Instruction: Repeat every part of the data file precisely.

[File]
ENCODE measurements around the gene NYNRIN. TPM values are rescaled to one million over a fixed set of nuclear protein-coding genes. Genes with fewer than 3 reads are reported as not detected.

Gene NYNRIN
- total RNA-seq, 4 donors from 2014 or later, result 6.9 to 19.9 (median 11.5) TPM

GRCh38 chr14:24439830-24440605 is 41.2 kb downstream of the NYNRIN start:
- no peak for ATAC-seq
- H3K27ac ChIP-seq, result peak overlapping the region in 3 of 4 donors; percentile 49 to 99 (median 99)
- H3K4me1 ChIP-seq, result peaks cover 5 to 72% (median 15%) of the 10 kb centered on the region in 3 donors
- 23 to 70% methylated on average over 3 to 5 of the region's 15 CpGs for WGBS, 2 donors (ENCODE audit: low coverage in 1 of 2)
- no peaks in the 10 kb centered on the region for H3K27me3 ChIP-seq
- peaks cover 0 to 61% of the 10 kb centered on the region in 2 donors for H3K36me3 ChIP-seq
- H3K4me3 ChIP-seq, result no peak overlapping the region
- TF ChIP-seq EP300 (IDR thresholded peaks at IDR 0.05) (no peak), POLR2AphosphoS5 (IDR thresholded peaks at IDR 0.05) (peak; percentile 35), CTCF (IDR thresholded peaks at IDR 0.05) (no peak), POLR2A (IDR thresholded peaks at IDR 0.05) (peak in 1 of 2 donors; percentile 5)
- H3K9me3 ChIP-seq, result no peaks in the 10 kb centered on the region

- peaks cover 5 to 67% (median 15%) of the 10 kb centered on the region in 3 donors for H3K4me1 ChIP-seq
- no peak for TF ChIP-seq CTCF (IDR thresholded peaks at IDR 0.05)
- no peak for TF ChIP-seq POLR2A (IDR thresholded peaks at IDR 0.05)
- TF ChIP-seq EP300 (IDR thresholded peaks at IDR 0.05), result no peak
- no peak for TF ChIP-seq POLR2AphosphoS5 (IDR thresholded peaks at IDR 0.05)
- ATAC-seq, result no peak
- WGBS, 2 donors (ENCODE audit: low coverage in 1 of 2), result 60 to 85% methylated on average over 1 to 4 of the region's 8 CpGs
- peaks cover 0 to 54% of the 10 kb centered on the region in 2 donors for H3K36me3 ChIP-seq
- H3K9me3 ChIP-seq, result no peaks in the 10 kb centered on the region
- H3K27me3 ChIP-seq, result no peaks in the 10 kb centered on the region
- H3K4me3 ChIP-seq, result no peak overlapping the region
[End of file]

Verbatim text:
ENCODE measurements around the gene NYNRIN. TPM values are rescaled to one million over a fixed set of nuclear protein-coding genes. Genes with fewer than 3 reads are reported as not detected.

Gene NYNRIN
- total RNA-seq, 4 donors from 2014 or later, result 6.9 to 19.9 (median 11.5) TPM

GRCh38 chr14:24439830-24440605 is 41.2 kb downstream of the NYNRIN start:
- no peak for ATAC-seq
- H3K27ac ChIP-seq, result peak overlapping the region in 3 of 4 donors; percentile 49 to 99 (median 99)
- H3K4me1 ChIP-seq, result peaks cover 5 to 72% (median 15%) of the 10 kb centered on the region in 3 donors
- 23 to 70% methylated on average over 3 to 5 of the region's 15 CpGs for WGBS, 2 donors (ENCODE audit: low coverage in 1 of 2)
- no peaks in the 10 kb centered on the region for H3K27me3 ChIP-seq
- peaks cover 0 to 61% of the 10 kb centered on the region in 2 donors for H3K36me3 ChIP-seq
- H3K4me3 ChIP-seq, result no peak overlapping the region
- TF ChIP-seq EP300 (IDR thresholded peaks at IDR 0.05) (no peak), POLR2AphosphoS5 (IDR thresholded peaks at IDR 0.05) (peak; percentile 35), CTCF (IDR thresholded peaks at IDR 0.05) (no peak), POLR2A (IDR thresholded peaks at IDR 0.05) (peak in 1 of 2 donors; percentile 5)
- H3K9me3 ChIP-seq, result no peaks in the 10 kb centered on the region

- peaks cover 5 to 67% (median 15%) of the 10 kb centered on the region in 3 donors for H3K4me1 ChIP-seq
- no peak for TF ChIP-seq CTCF (IDR thresholded peaks at IDR 0.05)
- no peak for TF ChIP-seq POLR2A (IDR thresholded peaks at IDR 0.05)
- TF ChIP-seq EP300 (IDR thresholded peaks at IDR 0.05), result no peak
- no peak for TF ChIP-seq POLR2AphosphoS5 (IDR thresholded peaks at IDR 0.05)
- ATAC-seq, result no peak
- WGBS, 2 donors (ENCODE audit: low coverage in 1 of 2), result 60 to 85% methylated on average over 1 to 4 of the region's 8 CpGs
- peaks cover 0 to 54% of the 10 kb centered on the region in 2 donors for H3K36me3 ChIP-seq
- H3K9me3 ChIP-seq, result no peaks in the 10 kb centered on the region
- H3K27me3 ChIP-seq, result no peaks in the 10 kb centered on the region
- H3K4me3 ChIP-seq, result no peak overlapping the region